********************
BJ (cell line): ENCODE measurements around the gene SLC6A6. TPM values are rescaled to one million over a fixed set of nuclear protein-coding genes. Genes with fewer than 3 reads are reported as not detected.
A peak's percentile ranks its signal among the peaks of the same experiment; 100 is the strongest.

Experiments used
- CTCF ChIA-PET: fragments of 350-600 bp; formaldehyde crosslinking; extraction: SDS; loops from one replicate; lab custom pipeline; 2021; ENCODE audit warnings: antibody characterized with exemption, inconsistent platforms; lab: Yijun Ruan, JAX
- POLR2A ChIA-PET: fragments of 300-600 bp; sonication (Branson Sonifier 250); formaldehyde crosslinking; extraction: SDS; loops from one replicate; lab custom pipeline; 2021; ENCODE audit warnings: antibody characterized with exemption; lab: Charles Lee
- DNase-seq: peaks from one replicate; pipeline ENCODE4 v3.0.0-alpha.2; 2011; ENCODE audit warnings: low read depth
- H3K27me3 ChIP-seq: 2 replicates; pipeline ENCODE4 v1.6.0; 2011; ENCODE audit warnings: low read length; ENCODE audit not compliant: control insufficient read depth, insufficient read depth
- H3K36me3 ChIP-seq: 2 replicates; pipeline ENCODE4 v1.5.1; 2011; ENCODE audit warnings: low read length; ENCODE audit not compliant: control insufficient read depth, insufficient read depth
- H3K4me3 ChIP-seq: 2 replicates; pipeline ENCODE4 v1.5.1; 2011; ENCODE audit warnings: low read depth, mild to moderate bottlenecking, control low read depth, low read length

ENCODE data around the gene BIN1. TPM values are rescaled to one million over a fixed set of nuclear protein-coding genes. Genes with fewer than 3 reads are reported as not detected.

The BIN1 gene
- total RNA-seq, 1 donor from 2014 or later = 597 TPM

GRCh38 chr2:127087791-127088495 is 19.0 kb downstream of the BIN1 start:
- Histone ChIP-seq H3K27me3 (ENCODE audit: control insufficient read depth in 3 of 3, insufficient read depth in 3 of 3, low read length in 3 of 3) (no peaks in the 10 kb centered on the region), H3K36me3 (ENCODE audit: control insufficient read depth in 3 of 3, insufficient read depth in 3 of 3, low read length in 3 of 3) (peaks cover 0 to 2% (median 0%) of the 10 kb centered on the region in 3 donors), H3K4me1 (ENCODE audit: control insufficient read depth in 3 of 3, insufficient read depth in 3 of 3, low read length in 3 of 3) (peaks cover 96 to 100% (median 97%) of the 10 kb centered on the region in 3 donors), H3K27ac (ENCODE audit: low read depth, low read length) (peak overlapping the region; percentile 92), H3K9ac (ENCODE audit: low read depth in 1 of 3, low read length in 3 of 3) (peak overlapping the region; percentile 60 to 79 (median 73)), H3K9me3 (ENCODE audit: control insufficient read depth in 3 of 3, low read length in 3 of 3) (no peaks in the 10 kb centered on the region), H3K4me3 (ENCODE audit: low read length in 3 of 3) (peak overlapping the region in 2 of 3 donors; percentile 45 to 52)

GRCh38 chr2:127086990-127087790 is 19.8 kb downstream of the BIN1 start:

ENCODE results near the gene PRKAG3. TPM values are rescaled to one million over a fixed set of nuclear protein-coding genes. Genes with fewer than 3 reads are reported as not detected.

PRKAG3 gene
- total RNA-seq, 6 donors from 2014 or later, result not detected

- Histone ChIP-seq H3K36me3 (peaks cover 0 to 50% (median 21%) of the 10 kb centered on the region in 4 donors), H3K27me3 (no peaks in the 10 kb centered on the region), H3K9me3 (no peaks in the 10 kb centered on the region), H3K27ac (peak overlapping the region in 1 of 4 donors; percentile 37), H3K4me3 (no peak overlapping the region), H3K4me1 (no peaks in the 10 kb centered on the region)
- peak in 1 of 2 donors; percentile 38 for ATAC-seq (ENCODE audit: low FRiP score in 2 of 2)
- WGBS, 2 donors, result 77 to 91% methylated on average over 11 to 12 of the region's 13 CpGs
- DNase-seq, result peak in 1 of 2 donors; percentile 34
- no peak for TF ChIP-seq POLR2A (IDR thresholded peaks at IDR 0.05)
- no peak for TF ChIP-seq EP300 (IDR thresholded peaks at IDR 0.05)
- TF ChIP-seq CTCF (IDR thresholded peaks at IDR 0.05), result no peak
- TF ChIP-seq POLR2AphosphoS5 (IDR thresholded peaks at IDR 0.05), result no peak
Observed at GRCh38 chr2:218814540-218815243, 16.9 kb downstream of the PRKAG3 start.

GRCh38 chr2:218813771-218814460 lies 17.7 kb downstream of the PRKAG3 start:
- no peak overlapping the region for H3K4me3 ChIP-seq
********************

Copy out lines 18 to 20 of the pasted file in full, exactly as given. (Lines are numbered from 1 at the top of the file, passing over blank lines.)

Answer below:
- total RNA-seq, 6 donors from 2014 or later, result not detected

- Histone ChIP-seq H3K36me3 (peaks cover 0 to 50% (median 21%) of the 10 kb centered on the region in 4 donors), H3K27me3 (no peaks in the 10 kb centered on the region), H3K9me3 (no peaks in the 10 kb centered on the region), H3K27ac (peak overlapping the region in 1 of 4 donors; percentile 37), H3K4me3 (no peak overlapping the region), H3K4me1 (no peaks in the 10 kb centered on the region)
- peak in 1 of 2 donors; percentile 38 for ATAC-seq (ENCODE audit: low FRiP score in 2 of 2)